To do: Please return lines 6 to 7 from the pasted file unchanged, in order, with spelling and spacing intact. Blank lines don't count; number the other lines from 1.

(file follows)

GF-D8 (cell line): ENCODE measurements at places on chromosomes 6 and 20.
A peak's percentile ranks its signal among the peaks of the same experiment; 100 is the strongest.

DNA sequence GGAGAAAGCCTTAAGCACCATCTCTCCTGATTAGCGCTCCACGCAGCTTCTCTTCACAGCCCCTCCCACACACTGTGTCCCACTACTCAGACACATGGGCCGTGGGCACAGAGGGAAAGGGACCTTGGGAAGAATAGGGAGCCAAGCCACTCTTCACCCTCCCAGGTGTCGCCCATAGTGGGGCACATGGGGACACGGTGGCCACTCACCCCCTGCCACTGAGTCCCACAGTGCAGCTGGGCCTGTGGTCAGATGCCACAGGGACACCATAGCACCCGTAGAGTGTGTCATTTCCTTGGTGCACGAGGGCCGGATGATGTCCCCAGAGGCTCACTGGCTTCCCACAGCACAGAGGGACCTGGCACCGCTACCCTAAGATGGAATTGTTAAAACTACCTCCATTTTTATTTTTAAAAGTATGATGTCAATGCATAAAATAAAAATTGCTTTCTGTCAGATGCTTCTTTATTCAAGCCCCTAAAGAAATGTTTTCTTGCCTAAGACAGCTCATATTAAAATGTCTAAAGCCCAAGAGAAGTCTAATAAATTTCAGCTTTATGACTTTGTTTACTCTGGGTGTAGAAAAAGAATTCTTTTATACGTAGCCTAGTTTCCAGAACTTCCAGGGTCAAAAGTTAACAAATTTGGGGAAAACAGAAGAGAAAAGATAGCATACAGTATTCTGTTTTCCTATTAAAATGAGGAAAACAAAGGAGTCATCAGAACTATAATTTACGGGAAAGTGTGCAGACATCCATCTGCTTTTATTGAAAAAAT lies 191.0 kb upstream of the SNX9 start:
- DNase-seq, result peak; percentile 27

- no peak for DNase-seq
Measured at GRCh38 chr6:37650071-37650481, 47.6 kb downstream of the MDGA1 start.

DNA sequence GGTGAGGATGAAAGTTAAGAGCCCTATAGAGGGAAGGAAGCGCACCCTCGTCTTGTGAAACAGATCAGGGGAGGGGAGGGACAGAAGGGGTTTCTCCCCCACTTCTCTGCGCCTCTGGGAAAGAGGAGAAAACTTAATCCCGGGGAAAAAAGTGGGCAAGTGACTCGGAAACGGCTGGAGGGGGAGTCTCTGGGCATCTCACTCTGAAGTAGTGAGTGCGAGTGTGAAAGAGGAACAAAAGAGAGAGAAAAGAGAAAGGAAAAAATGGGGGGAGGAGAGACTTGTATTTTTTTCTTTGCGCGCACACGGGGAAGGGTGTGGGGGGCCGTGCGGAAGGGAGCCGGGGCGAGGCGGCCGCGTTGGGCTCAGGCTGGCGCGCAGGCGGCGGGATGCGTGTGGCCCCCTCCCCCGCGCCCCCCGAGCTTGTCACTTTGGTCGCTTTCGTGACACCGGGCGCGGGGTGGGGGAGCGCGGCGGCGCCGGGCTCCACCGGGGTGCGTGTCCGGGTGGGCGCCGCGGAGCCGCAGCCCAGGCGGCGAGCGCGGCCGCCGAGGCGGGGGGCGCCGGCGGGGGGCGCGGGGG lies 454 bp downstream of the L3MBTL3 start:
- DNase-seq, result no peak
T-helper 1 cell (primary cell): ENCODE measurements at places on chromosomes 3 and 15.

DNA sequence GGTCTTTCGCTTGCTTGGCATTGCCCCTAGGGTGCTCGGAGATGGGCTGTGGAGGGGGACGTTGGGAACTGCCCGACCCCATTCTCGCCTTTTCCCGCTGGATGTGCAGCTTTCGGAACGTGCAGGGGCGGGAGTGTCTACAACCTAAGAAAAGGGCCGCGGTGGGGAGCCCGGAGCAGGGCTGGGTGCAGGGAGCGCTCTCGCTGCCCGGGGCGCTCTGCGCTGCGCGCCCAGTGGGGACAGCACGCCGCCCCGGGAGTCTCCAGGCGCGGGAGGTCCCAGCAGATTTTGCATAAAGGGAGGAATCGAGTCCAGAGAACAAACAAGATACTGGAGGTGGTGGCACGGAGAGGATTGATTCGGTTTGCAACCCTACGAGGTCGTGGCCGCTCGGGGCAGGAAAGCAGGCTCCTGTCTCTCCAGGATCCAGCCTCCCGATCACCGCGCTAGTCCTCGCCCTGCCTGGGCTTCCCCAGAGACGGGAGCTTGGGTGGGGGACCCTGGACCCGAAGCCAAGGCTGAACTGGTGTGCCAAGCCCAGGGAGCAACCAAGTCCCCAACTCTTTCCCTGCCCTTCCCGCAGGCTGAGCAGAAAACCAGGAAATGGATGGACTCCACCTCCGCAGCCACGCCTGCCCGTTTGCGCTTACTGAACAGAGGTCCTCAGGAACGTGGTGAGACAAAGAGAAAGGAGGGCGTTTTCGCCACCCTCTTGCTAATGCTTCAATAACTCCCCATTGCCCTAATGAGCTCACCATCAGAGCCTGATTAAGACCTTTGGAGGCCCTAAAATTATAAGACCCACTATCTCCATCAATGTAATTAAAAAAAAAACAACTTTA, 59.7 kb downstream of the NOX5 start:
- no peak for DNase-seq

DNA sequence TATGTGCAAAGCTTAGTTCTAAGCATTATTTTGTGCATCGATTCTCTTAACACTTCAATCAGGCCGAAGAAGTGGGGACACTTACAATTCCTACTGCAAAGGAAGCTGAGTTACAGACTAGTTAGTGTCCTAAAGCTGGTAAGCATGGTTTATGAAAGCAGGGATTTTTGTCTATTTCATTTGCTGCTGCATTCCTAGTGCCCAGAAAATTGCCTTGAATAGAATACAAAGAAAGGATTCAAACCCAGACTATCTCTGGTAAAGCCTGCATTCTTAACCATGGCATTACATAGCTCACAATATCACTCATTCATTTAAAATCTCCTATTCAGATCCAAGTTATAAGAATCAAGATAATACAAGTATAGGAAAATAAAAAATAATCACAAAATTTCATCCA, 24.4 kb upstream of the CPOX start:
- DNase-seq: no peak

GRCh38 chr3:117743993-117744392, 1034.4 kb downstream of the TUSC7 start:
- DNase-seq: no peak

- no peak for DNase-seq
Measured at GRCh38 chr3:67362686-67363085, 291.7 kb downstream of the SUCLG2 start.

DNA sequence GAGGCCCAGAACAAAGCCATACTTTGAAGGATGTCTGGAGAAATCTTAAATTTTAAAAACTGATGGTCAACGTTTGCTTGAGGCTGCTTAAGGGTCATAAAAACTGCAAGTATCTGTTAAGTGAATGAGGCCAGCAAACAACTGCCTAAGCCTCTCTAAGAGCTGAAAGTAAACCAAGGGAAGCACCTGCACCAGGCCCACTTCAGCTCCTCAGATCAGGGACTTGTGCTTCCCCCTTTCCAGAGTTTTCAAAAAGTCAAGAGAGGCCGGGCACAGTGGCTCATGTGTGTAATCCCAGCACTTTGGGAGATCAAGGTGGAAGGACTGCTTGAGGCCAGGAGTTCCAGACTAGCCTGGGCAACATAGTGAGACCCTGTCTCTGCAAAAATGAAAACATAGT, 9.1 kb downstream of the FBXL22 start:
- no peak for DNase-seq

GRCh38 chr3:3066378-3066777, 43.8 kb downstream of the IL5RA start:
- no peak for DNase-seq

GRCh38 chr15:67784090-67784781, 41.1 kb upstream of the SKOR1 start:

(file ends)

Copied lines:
Measured at GRCh38 chr6:37650071-37650481, 47.6 kb downstream of the MDGA1 start.

DNA sequence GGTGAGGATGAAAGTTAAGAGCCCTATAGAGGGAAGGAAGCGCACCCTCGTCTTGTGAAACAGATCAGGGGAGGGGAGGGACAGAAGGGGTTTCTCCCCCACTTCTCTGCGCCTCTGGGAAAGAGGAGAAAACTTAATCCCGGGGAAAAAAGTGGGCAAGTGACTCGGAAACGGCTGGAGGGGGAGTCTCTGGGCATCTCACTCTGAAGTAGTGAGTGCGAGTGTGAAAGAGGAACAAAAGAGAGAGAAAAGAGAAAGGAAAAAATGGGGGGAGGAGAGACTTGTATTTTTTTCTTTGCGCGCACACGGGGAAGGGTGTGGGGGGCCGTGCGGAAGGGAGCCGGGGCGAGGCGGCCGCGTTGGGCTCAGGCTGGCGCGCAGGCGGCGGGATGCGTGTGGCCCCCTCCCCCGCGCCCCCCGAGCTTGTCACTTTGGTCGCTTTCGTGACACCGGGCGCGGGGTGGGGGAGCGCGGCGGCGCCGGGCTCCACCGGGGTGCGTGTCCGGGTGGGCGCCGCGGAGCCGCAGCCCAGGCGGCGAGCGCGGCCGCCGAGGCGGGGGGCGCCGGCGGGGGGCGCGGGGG lies 454 bp downstream of the L3MBTL3 start: